I got to spend a few days down in Austin this week. I like this town, and as most people know it has become a bit of a hotbed for tech with a lot of companies either moving here or opening offices (I just found out that Atlassian, makers of Jira and Bamboo, among other things, is opening an office in Austin).
Usually when I come to town I get to see Eric Evans. Eric, the guy who coined the modern usage of the term “NoSQL“, lives an hour away in San Antonio and outside of the daily scrum call I don’t get to see him as much as I’d like. However, he just had rotator cuff surgery and when I sent him a text about meeting for dinner his reply was “I’m not yet wearing pants and can’t tie my shoes so the answer is probably no.”
Yeah, there is a “no pants” theme to this post.
On a whim I decided to see if my friend, favorite mad scientist and evil genius William Hurley (aka whurley) was around. As luck would have it, he was.
Speaking of people I don’t get to see very often, whurley is one of them. I think it would be a full time job just to keep up with his projects, and we haven’t had a chance to spend any time together for several years so we tried to cram a lot of catching up into a short evening.
When we drove up to his house the first thing I noticed was a candy apple red Cadillac ELR parked out front. whurley has a large Twitter following, so Cadillac gave him the car to drive and tweet about. This is Cadillac’s entry into the luxury electric hybrid market. It has pretty aggressive styling for a Cadillac, but it is more of what we old folks used to call a “2+2” instead of a true four seat car. It took some acrobatics to get three full sized adults into it for a short trip to grab some Chinese takeout.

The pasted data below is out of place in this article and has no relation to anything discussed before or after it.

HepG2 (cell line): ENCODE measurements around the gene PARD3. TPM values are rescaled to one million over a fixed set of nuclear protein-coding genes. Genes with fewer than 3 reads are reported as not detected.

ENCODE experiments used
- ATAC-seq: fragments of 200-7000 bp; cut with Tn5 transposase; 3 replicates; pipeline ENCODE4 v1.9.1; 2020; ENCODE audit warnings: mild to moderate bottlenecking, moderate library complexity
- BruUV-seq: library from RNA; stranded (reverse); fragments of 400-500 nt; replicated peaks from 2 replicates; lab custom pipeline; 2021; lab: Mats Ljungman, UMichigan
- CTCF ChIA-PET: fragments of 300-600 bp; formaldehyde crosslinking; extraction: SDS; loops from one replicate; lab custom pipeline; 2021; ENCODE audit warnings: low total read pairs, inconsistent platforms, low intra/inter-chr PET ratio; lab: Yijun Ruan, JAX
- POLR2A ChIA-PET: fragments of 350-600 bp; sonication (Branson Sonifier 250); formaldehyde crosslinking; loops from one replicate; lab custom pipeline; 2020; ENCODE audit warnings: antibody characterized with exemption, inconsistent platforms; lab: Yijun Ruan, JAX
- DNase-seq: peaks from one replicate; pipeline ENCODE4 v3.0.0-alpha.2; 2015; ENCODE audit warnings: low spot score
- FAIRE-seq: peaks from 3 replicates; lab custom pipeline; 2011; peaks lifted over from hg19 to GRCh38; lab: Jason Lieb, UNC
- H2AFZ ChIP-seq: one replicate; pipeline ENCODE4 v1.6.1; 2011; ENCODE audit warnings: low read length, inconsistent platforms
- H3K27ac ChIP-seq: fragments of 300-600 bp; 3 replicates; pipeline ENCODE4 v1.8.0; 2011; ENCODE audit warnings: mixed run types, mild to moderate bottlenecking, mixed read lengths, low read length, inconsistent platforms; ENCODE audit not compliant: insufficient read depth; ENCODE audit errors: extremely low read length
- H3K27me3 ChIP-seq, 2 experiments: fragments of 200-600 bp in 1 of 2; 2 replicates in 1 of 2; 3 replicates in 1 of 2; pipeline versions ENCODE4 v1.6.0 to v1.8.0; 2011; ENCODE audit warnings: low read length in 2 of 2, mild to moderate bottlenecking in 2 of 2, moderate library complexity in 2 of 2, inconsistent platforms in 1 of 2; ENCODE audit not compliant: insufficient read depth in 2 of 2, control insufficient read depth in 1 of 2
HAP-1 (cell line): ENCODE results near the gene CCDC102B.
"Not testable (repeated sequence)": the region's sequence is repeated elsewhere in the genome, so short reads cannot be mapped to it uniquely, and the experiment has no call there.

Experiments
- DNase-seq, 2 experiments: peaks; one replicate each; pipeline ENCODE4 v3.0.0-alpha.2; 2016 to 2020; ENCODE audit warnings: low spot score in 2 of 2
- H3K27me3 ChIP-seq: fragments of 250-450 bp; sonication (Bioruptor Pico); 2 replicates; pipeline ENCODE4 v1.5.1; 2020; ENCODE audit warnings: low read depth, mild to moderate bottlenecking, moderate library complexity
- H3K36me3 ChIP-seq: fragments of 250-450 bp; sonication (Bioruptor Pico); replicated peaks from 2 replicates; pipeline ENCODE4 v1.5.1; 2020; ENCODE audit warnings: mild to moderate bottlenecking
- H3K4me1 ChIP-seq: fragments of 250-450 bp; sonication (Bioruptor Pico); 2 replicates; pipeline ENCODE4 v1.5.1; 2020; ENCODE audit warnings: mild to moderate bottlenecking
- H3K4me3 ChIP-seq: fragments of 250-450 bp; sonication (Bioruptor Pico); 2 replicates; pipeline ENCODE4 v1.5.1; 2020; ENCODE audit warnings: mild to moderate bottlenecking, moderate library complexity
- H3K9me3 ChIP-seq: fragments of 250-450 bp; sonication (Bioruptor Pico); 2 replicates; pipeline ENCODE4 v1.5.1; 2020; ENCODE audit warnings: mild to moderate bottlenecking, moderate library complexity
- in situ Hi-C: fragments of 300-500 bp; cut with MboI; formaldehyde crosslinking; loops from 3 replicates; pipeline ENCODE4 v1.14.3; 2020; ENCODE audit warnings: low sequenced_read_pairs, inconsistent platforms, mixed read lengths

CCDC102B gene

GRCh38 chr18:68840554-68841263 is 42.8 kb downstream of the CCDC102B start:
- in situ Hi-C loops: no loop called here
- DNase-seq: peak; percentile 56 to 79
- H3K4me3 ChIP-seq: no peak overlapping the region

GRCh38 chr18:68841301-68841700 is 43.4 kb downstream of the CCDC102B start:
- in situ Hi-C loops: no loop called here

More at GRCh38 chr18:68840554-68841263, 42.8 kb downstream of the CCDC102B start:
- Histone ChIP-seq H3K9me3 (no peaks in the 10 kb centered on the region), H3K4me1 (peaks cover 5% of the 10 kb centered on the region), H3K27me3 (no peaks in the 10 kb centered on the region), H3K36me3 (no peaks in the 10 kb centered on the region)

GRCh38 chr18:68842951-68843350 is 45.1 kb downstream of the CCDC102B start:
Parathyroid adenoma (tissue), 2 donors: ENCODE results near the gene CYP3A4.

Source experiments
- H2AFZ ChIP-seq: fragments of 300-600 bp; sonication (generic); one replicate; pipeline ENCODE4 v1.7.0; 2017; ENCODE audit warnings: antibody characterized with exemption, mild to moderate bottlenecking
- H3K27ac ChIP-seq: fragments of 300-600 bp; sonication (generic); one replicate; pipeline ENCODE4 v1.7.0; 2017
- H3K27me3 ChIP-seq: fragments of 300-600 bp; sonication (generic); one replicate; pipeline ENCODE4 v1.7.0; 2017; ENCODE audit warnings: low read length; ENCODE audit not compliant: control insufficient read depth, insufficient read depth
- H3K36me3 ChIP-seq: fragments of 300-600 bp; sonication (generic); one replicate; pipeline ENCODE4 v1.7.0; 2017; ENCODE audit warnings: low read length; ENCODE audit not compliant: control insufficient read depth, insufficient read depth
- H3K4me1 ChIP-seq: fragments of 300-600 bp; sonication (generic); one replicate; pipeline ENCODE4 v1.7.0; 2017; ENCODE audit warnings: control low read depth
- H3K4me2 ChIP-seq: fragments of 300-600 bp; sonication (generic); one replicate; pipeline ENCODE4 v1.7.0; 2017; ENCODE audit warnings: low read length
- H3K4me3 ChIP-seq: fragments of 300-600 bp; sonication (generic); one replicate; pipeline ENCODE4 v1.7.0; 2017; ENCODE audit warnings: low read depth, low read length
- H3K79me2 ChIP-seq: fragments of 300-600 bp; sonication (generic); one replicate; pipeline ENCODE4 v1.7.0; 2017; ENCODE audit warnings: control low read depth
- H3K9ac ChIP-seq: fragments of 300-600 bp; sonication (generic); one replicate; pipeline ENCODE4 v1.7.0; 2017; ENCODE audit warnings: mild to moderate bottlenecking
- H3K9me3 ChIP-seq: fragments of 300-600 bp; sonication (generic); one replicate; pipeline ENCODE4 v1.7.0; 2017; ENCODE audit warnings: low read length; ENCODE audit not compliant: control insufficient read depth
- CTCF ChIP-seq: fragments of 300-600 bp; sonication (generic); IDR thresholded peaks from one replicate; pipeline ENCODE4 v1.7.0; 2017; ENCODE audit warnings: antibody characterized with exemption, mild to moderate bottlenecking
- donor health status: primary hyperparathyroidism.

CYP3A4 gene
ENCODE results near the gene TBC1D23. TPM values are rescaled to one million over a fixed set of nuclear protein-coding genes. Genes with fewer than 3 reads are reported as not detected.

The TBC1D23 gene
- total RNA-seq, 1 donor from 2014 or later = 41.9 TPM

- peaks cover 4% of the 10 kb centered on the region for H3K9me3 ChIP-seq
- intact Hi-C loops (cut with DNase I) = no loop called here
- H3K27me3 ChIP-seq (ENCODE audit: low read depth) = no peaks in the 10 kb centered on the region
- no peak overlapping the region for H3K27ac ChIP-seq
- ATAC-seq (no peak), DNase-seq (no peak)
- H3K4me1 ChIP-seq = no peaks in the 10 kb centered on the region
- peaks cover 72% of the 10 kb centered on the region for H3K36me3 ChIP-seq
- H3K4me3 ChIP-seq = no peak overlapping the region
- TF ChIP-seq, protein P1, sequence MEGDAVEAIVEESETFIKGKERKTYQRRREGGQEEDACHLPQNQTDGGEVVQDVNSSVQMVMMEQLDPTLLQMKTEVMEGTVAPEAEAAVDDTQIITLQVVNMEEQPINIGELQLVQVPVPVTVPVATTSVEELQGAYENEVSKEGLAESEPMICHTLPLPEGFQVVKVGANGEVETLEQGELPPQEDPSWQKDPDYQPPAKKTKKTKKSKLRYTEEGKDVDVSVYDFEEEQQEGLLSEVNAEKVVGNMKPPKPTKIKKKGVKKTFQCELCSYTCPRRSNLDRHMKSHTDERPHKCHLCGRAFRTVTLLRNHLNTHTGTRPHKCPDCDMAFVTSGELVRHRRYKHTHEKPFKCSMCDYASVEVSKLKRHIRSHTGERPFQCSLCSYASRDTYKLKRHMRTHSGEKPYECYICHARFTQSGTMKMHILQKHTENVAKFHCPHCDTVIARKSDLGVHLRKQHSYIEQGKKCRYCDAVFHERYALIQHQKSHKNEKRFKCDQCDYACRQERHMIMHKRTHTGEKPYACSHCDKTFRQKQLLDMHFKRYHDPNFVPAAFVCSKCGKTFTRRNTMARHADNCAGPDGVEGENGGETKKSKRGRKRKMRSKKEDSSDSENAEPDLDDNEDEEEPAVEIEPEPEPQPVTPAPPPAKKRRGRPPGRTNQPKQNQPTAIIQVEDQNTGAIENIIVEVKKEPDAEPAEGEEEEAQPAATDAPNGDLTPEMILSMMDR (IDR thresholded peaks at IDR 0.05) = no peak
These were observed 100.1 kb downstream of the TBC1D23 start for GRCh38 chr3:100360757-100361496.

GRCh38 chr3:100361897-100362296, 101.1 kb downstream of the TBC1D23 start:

Another pleasant surprise was to find out that he is now married, and I got to meet his bride Pamela. As might be expected with anyone associated with whurley, she is exceptional, and welcomed us into her home with short notice.
whurley knows that I am a privacy advocate, so he showed me a TED talk he did on the issue, but instead of leading with, say, references to 1984, he goes back in time to talk about the Jacquard loom. This loom was one of the first programmable machines, a forerunner of computers, and it was used to manufacture cloth for clothing. If you think about it, clothing could be considered the earliest form of privacy, so it is a bit ironic that this ur-computer was used to create privacy whereas modern computers are now used to decrease it.
One of the reasons I like being around him is he makes me think. As an old guy, I am constantly amazed at how the younger generation seems to be so eager to give up privacy by sharing pretty much all details of their lives on-line. I’ve also noticed that there seems to be less concern about nudity. I’m not saying that all twenty year olds are running around naked, but compared to 30 years ago when I was in high school, the socially accepted norms for modesty have changed greatly.
But now this seems to make sense. If clothing is the primal form of privacy, one would expect this from a culture in which privacy is less important. And I’m not sure this is a bad thing, as I don’t believe anyone should be ashamed of their bodies, plus it helps me toward earning my “Dirty Old Man” merit badge.
In David Brin’s book Earth he envisions a world without privacy, and there are a lot of positive aspects to it. Recently Scott Adams has blogged about the subject, and he makes a number of valid points. The issue I have is that the world we are creating isn’t a utopian transparent society but instead one in which an oligarchy controls the majority of information to use however they see fit, and to me that is dangerous.
So I plan to strive to increase my privacy and, with few exceptions, I’ll keep my pants on.